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Conversations from the Cullman Center: In Manchuria: Michael Meyer and Ian Frazier



Michael Meyer talks about his new book, In Manchuria: A Village called Wasteland and the Transformation of Rural China, with Ian Frazier. Meyer’s account of the time he spent living and teaching school in the rice-farming community of Wasteland, in China’s rural Northeast, weaves together history, politics, and personal lives in a vivid drama of loss and change.

Berger Forum.


Michael Meyer first went to China in 1995 with the Peace Corps. He received a Whiting Writers’ Award for nonfiction after publishing his first book, The Last Days of Old Beijing: Life in the Vanishing Backstreets of a City Transformed. He has also held a Guggenheim Fellowship.  His stories have appeared in The New York TimesTime, SmithsonianSports IllustratedSlate, the Financial Times, the Los Angeles Times, the Chicago Tribune, and on This American Life. He worked on In Manchuria: A Village Called Wasteland and the Transformation of Rural China while in residence at the Cullman Center in 2010-2011.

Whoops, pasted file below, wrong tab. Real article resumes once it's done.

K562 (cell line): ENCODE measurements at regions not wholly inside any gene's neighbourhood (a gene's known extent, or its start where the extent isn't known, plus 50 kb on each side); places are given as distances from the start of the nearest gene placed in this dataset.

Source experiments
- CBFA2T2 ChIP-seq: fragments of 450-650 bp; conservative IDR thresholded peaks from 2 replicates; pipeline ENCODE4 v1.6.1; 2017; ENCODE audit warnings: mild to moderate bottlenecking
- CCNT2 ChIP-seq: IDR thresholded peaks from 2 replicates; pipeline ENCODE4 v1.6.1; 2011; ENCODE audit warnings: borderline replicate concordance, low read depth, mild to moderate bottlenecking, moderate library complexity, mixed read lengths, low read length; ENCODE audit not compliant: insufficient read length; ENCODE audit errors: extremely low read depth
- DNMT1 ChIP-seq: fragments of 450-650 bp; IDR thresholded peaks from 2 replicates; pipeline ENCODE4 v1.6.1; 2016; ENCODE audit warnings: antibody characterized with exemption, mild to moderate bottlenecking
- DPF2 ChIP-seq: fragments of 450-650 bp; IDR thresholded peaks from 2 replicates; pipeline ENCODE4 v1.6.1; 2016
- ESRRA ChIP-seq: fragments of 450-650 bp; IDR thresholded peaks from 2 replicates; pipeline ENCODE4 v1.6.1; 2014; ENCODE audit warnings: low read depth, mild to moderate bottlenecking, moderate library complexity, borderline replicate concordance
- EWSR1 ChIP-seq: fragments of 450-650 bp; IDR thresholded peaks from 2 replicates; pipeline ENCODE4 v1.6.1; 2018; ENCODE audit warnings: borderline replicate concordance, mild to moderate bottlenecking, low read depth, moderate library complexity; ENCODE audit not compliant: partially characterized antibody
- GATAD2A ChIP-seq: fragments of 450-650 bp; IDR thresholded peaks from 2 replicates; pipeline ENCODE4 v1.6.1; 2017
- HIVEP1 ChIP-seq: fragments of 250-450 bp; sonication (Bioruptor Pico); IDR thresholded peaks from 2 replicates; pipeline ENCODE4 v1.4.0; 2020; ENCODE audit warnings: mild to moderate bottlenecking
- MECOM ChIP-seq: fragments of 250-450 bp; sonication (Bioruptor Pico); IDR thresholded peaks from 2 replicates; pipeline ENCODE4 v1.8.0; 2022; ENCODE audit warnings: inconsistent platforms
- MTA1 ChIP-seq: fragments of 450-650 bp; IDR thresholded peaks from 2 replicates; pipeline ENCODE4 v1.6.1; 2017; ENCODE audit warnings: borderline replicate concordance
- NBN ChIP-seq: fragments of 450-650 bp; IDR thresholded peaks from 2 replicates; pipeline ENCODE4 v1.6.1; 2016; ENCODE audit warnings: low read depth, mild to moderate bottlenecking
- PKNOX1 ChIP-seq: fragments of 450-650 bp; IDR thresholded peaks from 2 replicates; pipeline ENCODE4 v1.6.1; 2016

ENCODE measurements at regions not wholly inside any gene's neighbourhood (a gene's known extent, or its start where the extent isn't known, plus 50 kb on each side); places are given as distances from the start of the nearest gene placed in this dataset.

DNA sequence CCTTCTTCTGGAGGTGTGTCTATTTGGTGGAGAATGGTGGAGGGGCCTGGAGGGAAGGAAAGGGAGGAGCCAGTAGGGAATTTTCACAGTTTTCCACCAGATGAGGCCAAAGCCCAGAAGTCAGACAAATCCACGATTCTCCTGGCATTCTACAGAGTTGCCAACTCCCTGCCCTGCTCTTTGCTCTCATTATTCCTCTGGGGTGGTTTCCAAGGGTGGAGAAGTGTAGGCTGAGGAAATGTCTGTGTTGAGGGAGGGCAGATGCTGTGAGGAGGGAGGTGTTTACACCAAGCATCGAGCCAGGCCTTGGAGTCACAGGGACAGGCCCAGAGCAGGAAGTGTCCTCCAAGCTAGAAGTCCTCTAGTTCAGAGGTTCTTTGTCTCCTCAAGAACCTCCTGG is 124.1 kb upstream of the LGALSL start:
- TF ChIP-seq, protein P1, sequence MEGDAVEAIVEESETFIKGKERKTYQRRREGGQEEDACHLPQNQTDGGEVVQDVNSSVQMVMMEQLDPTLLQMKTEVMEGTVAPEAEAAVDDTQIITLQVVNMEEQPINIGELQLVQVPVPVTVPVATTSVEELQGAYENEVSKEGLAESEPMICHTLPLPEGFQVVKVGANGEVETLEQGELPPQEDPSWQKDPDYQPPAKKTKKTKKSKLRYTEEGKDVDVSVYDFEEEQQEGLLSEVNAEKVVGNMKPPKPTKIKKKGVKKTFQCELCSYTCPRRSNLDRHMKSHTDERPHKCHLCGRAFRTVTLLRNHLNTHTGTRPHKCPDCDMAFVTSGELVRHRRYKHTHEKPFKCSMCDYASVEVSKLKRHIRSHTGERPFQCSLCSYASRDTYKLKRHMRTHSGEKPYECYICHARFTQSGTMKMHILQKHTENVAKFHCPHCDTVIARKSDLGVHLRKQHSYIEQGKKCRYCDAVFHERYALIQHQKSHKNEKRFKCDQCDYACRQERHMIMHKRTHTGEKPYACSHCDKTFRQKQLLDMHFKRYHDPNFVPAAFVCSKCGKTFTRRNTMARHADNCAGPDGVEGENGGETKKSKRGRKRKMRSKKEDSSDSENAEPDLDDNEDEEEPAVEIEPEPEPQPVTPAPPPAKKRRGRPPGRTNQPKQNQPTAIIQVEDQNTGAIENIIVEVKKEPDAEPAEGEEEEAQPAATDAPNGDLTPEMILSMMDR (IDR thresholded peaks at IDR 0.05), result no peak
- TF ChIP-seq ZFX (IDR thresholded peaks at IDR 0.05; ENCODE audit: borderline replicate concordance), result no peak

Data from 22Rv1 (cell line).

A staff writer for The New Yorker for over 40 years and a frequent contributor to The New York Review of Books, Ian Frazier is the author of several books, including On the Rez, Great Plains, Family, Coyote vs. Acme, and Travels in Siberia, which he worked on while he was a fellow at the Cullman Center in 2009-2010. In 1997 he won the Thurber Prize for American Humor. 

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